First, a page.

I was distinctly underwhelmed by the whole place and as I went back to the car park I decided that although it was nice in its own way I wouldn't be wanting to make a return visit at any time. There were only half a dozen cars in the car park and no-one around when I got there so I was able to let Sophie and Sugar have a quick run round before I put them back in the van and set off for How Hill. It didn't take long to get there, and judging by all the cars in the grassy parking area it looked like the garden open day was a very popular event. The entrance fee was £4 and gave access to the Edwardian gardens surrounding the house and also the woodland garden beyond, and I was provided with a map of the woodland garden showing all the areas of particular interest. I decided to look round there first, and I must admit that my initial impressions were definitely favourable. The trees weren't as dense as at Fairhaven and there was a much more open feel to the place - wooden boardwalks meandered here and there and there were many more clearings with seats dotted about. There was even a lily pond overhung by a couple of rhododendron bushes with purple flowers and with some yellow flowering reeds at the water's edge. I spent quite a while wandering round and found it to be a much more enjoyable garden than Fairhaven.

The Edwardian garden surrounding the house was just as enjoyable though in a very different way. Immediately in front of the house was a large flat lawn of almost bowling green proportions surrounded on three sides by thick, well-trimmed box hedges split at various points by steps leading down to different terraces and enclosed areas of the garden. Yew hedges were trimmed into different shapes, bench seats were placed at various points and in almost every section of the garden there were flowers. If I had been impressed with the water garden then I was even more so with this formal garden and I got several really nice photos.

I have to admit that the whole place was certainly well worth the entrance fee, though I did have one slight disappointment - it turned out that the beautiful garden which I had seen from the riverside last year and which I so wanted to look round was privately owned and not part of the estate so there was no way of accessing it. However I did find out from the young lady steward in charge of the parking area that as part of a national scheme the owner does open the garden to the public on just a couple of days each year, so armed with that knowledge I made a mental note to look it up on the internet, and if there would be any possibility of getting there on the right day next year then I would do it.

Satisfied that I'd seen just about all of both gardens I decided to take the dogs for a walk down by the river and maybe have a look in Toad Hole Cottage. I had passed the cottage last year but didn't get to look round as it's only small and there were too many people in at that time, however this time when I got there I was lucky and there was no-one in except the guy in charge sitting in a corner near the door, so hitching the dogs to a nearby railing I went in to get a taste of times gone by. The cottage is an old marshman's house, set up just as it would have been lived in by the marshman and his family 100 years ago - there were just two rooms and a pantry downstairs and two small bedrooms upstairs. The steep wooden stairs led straight into the first room where the marshman and his wife would have slept and through a door in the far wall was the second bedroom which would have been the children's room. There was no running water, no electricity, no bathroom, in fact there wasn't even an indoor toilet, and thinking about present technology and all the conveniences in today's modern homes which we take for granted I found it strangely humbling to see everything so simple and old fashioned.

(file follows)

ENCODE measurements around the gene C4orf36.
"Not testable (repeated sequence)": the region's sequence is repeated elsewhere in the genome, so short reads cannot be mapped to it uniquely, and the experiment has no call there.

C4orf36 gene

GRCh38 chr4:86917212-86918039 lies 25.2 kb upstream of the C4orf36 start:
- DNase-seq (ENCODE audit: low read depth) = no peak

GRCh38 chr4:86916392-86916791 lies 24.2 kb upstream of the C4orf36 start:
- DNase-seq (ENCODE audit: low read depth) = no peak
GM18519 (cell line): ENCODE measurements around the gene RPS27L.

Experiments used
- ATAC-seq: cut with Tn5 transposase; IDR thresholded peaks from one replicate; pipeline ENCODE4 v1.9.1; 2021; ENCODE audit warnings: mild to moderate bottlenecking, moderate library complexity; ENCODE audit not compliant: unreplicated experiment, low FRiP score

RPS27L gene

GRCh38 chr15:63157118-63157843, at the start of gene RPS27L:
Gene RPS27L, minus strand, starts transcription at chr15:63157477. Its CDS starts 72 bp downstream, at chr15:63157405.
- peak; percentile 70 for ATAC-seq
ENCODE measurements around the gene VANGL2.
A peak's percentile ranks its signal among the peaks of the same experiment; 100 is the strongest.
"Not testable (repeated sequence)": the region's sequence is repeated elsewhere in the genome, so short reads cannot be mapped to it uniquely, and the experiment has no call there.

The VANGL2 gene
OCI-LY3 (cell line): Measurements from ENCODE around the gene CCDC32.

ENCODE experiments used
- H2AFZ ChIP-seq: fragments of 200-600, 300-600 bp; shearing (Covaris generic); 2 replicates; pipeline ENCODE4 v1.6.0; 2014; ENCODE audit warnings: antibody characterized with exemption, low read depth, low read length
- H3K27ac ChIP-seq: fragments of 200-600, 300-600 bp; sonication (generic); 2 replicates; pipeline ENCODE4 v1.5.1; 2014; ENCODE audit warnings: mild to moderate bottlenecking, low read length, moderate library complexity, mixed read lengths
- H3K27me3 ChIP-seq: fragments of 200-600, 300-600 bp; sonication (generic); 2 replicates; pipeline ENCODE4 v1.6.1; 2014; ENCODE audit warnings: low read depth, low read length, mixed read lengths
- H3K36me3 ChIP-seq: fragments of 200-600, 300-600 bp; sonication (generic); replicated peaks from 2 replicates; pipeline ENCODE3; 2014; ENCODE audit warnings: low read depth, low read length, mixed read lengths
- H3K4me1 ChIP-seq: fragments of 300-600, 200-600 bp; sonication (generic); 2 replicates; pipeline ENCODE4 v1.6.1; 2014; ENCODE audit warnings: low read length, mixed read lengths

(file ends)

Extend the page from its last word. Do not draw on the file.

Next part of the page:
Back outside the cottage I retrieved the dogs from the railing and walked down the path to the riverside - there was a bench seat close to where the path joined the riverbank so I sat there in the sunshine for a while just watching the comings and goings of various boats on the water before I headed back up the path to where I had left the van. By this time it was well after 5pm and I was beginning to feel quite hungry, so rather than go anywhere else I decided to call it a day and return to California.

As I was driving up the road towards the camp site I decided on the spur of the moment to treat myself to a meal out - and I mean a proper meal, not coffee and cake - so I turned into the entrance to California Sands, the chalet site where I used to stay many years ago before I got into camping, and drove along to the Poolside Cafe. I had to leave the dogs in the van but I was able to park in the shade of some trees right across from the cafe windows so at least I could see them while I was having my meal. I noticed that the place seemed to have changed hands since I dined there last year but I was quite pleased to see that my old favourite of ham, egg and chips was still on the menu so that's what I ordered along with a mug of milky coffee, and it was all very enjoyable.

When I finally got back to my pitch I fed the dogs and put them on their line outside the front of the awning while I connected up the back of it to the van, then I settled down to a quiet evening downloading my photos onto the laptop, watching a bit of tv and catching up on the posts on UKCS before I took the dogs for their bedtime walk round the site. I had no clear plans for the following day but whatever I might do would depend largely on the weather, so as I snuggled down into my bed I metaphorically crossed my fingers for more blue sky and sunshine.